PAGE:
Pay As You Earn (PAYE) allows your monthly payments to be capped at 10 percent of your discretionary income and your payments will never be higher than what they would be through the Standard Repayment Plan.
Revised Pay As You Earn (REPAYE) is very similar to PAYE, except more borrowers are eligible. While payments are also capped at 10 percent of discretionary income, there is no limit to how high payments can be and it’s possible they end up higher than on the Standard Plan if your income increases.
Income-Based Repayment (IBR) caps your monthly payment at 10 to 15 percent of your discretionary income, depending on when you took out your loans. To qualify for IBR, you generally need to owe more than your annual salary.
Income-Contingent Repayment (ICR) caps student loan payments at the lesser of two options: 20 percent of discretionary income, or what the payment would be on a fixed, 12-year payment plan, adjusted according to income.
Graduated Repayment: If you anticipate that your income will increase over the years and you really just need a break right now as you get settled in your career, consider a graduated repayment plan.
With these plans, your payments start out lower but increase over time – generally every two years. You can expect payments under such a plan to be spread out over the course of 10 years, which makes this a good option for new grads in fields with strong future earning potential.
Extended Repayment: Borrowers are allowed to extend their repayment schedule for up to 25 years and make fixed or graduated payments during that time. Just remember that tacking more time onto your repayment timeline does mean you will end up paying more overall for your student loans.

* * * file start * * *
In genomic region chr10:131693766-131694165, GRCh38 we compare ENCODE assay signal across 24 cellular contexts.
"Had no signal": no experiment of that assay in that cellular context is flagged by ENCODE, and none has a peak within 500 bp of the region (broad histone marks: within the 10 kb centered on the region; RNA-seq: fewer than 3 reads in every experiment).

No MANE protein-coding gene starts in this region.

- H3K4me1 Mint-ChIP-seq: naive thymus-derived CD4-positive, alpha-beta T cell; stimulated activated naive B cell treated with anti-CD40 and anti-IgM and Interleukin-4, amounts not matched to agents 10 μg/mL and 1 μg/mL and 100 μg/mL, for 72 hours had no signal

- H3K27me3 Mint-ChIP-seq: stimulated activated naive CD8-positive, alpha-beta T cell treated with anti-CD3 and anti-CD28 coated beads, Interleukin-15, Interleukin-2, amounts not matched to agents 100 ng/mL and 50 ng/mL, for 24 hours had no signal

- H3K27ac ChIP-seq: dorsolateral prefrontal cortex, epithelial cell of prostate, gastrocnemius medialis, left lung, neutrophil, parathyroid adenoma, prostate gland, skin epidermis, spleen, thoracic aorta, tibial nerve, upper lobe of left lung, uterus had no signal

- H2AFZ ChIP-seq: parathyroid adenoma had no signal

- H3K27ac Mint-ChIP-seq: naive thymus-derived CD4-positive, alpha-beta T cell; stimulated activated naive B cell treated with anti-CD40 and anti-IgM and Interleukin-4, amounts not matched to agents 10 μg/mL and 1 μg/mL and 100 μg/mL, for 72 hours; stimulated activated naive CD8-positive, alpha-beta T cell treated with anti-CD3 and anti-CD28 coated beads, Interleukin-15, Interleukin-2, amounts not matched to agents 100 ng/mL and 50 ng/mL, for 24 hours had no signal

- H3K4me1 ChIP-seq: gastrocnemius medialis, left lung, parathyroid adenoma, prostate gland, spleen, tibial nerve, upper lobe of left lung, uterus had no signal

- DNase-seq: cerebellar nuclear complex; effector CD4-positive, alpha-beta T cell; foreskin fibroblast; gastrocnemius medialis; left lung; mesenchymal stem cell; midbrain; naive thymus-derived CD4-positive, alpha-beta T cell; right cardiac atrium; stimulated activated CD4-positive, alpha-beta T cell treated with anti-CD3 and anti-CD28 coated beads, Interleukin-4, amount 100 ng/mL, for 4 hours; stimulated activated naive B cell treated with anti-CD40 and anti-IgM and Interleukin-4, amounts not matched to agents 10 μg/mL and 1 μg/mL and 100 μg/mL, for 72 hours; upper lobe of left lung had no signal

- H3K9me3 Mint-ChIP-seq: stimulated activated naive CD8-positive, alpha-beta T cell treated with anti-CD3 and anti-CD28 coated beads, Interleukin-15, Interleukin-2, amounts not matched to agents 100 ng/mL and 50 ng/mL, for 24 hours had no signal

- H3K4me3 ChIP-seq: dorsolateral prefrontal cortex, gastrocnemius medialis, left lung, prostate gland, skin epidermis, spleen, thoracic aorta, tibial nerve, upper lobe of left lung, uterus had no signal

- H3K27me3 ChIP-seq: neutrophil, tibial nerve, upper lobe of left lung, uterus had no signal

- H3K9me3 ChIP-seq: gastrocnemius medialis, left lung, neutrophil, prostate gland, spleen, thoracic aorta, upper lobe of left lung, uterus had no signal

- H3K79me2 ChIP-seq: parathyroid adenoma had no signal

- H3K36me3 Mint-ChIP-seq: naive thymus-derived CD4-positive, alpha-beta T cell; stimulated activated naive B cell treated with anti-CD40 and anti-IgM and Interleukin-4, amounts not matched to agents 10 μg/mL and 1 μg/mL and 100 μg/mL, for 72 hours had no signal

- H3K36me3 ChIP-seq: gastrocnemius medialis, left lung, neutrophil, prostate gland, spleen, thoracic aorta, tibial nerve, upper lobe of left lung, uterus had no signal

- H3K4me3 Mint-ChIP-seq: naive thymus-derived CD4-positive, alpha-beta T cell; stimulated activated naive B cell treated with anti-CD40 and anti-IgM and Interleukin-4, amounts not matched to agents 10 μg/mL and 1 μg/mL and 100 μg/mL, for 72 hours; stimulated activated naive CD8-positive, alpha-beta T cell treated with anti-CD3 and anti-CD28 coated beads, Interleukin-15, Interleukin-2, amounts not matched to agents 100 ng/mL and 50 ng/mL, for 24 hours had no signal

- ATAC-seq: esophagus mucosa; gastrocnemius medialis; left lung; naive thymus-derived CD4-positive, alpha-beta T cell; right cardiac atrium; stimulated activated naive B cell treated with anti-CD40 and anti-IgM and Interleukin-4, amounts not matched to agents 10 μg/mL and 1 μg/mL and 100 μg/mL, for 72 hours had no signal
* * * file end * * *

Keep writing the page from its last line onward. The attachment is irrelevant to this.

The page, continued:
5. Missing payments
Missing a single student loan payment may seem like nothing to worry about. You are going to make 120 payments over 10 years, so what’s the big deal if you are late once in awhile?
Unfortunately, a single missed payment can have pretty serious repercussions. First, your loan is considered delinquent the day after your missed due date and it remains delinquent until you make a payment or request deferment or forbearance. Then, you will likely be assessed a late fee by your lender and you may see a ding on your credit. After 270 days of delinquency, your loan is considered to be in default.
In addition, delinquency often disqualifies you for any rebates or interest rate reductions that you received on your loans.
Setting up automatic payments can be one of the smartest ways to avoid missing your monthly student loan payments. If you are worried about your ability to make a particular month’s payment, contact your lender to see about changing your due date or otherwise tweaking your payment to avoid delinquency.
6. Paying only the minimum on student loans after graduation
While some recent college grads might be living off of ramen in their parents’ basements, others are lucky enough to step into lucrative careers directly from college. Those graduates might be tempted to spend their hefty paychecks on a lavish place to live or a new car, but they would be better served by sending more money to their student loan servicers.
Making extra payments not only shortens your repayment period, but it also reduces the amount of money you will spend in interest. Because of the power of compounding, even a modest increase to your student loan payment – such as $100 per month – can have a huge long-term impact. See for yourself by plugging in the numbers below.
Plan for more than a sweet graduation party
Thinking about paying off your student loans after graduation is not nearly as much fun as celebrating the milestone. But taking the time plan for your student loans can help you avoid the common mistakes that could end up costing you for years to come.